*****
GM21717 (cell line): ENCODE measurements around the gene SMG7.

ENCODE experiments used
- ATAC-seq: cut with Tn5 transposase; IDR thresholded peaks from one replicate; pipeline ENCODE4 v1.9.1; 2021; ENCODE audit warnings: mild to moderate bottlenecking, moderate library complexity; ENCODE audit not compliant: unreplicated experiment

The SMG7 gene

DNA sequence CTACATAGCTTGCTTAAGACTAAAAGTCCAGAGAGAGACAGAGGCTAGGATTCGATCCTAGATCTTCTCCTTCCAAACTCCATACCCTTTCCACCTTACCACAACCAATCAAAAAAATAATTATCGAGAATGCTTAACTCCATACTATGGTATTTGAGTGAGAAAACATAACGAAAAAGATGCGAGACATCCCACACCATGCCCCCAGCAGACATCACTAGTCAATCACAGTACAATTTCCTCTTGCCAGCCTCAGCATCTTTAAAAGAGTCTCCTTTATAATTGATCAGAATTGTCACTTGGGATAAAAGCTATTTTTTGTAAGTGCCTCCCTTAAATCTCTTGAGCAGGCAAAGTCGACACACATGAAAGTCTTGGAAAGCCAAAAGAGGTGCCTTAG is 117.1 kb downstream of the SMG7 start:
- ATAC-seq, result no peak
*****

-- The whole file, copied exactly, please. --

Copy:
GM21717 (cell line): ENCODE measurements around the gene SMG7.

ENCODE experiments used
- ATAC-seq: cut with Tn5 transposase; IDR thresholded peaks from one replicate; pipeline ENCODE4 v1.9.1; 2021; ENCODE audit warnings: mild to moderate bottlenecking, moderate library complexity; ENCODE audit not compliant: unreplicated experiment

The SMG7 gene

DNA sequence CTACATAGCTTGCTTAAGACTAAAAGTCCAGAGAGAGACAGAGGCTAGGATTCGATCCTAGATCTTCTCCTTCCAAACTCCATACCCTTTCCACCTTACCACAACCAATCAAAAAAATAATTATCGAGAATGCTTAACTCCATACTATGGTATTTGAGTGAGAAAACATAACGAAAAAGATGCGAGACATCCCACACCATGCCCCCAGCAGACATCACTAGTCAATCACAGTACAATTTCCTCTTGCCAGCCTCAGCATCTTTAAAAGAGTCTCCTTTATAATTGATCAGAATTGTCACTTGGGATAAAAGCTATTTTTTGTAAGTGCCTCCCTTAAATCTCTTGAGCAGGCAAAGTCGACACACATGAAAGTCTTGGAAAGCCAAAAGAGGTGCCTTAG is 117.1 kb downstream of the SMG7 start:
- ATAC-seq, result no peak